The Gas Ex 98 cruise was conducted in the North Atlantic and Northeast Pacific Oceans between May 7, 1998, and July 27, 1998. The cruise departed from Miami, Florida, and ended in Newport, Oregon, with port stops in Lisbon, Portugal; Ponta Delgada, Azores; and Miami, Florida. The primary focus of the cruise was a 1-month process study in which an open-ocean air-sea exchange experiment was conducted within a cold-core eddy. The final leg was a transit run through primarily coastal waters from Miami to Newport via the Caribbean Sea and Panama Canal.
During this field campaign, we crossed oceanic regions that had been
sampled on previous cruises at different times of year. Methyl bromide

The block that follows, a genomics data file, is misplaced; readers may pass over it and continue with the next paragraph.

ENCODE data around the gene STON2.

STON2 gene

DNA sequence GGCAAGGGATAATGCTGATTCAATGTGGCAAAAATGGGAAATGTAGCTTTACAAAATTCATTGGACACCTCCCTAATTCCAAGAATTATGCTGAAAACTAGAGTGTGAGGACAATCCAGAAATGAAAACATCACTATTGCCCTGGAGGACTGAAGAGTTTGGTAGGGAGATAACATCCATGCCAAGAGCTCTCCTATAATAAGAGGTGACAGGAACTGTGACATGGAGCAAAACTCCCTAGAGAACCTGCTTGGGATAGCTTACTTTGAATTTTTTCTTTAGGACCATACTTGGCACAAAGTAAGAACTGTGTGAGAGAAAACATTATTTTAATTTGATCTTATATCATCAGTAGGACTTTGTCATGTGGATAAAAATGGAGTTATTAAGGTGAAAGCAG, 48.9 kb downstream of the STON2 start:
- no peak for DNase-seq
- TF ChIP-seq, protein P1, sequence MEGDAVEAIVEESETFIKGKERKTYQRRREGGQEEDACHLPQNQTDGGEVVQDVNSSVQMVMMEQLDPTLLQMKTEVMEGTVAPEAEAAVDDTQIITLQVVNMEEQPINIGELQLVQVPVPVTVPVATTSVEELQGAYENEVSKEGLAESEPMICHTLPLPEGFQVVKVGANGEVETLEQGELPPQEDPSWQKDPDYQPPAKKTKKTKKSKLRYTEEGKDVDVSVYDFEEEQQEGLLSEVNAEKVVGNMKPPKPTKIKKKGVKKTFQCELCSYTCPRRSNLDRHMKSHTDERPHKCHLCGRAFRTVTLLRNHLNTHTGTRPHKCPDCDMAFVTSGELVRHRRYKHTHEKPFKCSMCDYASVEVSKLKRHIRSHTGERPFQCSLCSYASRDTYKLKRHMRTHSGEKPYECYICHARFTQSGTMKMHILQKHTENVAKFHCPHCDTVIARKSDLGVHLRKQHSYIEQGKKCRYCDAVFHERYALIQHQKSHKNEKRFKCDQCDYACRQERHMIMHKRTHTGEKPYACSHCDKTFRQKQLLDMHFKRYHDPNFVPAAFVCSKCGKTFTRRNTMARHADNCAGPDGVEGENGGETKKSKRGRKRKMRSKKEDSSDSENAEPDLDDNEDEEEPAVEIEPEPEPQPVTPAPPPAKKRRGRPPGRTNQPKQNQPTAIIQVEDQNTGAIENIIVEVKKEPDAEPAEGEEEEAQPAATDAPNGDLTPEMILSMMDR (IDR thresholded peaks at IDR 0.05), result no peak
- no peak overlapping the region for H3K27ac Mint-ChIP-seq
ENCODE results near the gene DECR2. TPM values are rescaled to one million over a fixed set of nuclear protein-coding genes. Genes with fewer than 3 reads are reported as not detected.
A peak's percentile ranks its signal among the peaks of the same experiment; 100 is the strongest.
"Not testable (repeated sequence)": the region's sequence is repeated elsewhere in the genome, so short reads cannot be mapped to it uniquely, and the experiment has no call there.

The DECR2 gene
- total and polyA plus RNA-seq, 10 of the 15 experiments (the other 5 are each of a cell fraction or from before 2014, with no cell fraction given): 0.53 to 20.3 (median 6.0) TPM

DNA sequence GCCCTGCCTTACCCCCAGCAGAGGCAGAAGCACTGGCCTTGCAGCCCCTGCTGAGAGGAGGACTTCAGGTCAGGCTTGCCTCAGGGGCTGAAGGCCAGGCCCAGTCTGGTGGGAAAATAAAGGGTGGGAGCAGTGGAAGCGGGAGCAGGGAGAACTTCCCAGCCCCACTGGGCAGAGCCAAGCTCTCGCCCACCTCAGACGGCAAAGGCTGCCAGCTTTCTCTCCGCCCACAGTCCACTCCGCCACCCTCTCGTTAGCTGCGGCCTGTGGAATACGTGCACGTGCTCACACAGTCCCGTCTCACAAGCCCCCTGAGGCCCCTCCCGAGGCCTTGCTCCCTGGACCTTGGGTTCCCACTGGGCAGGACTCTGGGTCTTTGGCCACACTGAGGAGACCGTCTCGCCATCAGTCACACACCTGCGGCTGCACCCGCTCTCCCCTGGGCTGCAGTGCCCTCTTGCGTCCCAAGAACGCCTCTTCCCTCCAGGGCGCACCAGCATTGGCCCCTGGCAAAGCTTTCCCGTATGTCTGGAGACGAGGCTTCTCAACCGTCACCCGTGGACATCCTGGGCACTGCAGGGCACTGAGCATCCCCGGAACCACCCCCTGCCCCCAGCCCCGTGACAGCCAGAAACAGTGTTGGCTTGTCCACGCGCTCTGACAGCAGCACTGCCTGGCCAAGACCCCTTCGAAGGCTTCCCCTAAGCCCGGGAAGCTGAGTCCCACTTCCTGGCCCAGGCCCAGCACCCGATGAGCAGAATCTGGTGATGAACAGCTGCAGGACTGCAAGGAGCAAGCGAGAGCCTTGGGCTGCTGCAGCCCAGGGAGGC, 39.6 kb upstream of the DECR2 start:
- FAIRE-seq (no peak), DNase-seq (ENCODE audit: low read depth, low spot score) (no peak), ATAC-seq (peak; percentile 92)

supersaturations in temperate open-ocean waters of the northeastern Atlantic
Ocean provided evidence for seasonality in the saturation state of this
region. In contrast, tropical waters were generally undersaturated
with respect to methyl bromide in both the Atlantic and Pacific Oceans.
Data combined from this and the three BLAST cruises support a relationship
between sea surface temperature and methyl bromide air-sea flux.
While this relationship can account for a large fraction of the variability
in methyl bromide globally, it cannot accurately reproduce the seasonal
cycle observed in temperate waters. Results for methyl bromide from
this cruise were published in 2000 (see publications list).
|Gas chromatograph / mass spectrometer:
GasEx 98 is shown in the dark purple in the North Atlantic and Northeast Pacific, out of Miami, Florida and back in to Miami before continuing on to Newport, Oregon.